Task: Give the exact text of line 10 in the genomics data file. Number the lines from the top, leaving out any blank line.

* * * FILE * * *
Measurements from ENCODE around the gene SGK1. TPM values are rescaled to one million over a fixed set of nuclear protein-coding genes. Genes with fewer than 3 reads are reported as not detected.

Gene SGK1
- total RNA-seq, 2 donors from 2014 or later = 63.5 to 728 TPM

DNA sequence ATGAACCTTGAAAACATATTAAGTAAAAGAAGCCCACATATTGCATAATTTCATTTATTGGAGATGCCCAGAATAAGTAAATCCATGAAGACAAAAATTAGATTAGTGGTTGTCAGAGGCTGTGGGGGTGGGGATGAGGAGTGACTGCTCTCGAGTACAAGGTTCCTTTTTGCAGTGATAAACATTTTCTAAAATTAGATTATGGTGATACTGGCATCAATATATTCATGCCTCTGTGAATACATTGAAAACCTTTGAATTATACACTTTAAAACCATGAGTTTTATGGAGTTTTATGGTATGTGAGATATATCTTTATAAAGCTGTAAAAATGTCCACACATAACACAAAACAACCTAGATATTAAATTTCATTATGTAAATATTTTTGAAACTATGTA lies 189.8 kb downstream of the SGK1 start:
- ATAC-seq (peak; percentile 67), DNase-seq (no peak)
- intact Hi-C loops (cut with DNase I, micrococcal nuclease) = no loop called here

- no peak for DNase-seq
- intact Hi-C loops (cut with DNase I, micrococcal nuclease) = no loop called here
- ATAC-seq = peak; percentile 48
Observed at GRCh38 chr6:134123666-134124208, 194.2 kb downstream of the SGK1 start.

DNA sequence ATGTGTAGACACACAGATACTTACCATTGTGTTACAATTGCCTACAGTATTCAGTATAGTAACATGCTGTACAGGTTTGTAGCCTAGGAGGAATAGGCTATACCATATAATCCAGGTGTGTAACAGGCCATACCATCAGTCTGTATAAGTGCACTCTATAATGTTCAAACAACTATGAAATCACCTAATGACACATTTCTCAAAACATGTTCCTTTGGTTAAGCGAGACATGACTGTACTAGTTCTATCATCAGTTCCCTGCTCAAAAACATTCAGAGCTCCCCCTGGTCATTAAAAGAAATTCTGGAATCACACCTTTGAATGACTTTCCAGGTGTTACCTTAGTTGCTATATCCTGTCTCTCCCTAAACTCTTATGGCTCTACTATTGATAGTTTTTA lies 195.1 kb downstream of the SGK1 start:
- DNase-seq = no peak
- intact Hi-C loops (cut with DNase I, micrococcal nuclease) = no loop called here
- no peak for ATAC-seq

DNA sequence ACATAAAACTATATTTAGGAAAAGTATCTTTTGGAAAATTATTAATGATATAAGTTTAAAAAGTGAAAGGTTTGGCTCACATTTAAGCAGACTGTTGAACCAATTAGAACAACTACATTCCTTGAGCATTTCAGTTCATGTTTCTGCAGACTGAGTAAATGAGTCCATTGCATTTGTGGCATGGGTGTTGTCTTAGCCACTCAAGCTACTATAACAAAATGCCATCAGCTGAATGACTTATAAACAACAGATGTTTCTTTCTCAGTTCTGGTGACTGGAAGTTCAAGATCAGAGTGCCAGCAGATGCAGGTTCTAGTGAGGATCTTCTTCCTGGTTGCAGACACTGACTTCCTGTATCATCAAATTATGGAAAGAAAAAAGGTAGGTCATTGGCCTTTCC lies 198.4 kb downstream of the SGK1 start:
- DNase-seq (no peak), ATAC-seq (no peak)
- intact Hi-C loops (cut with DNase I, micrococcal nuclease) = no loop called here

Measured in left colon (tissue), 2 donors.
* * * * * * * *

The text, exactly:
Observed at GRCh38 chr6:134123666-134124208, 194.2 kb downstream of the SGK1 start.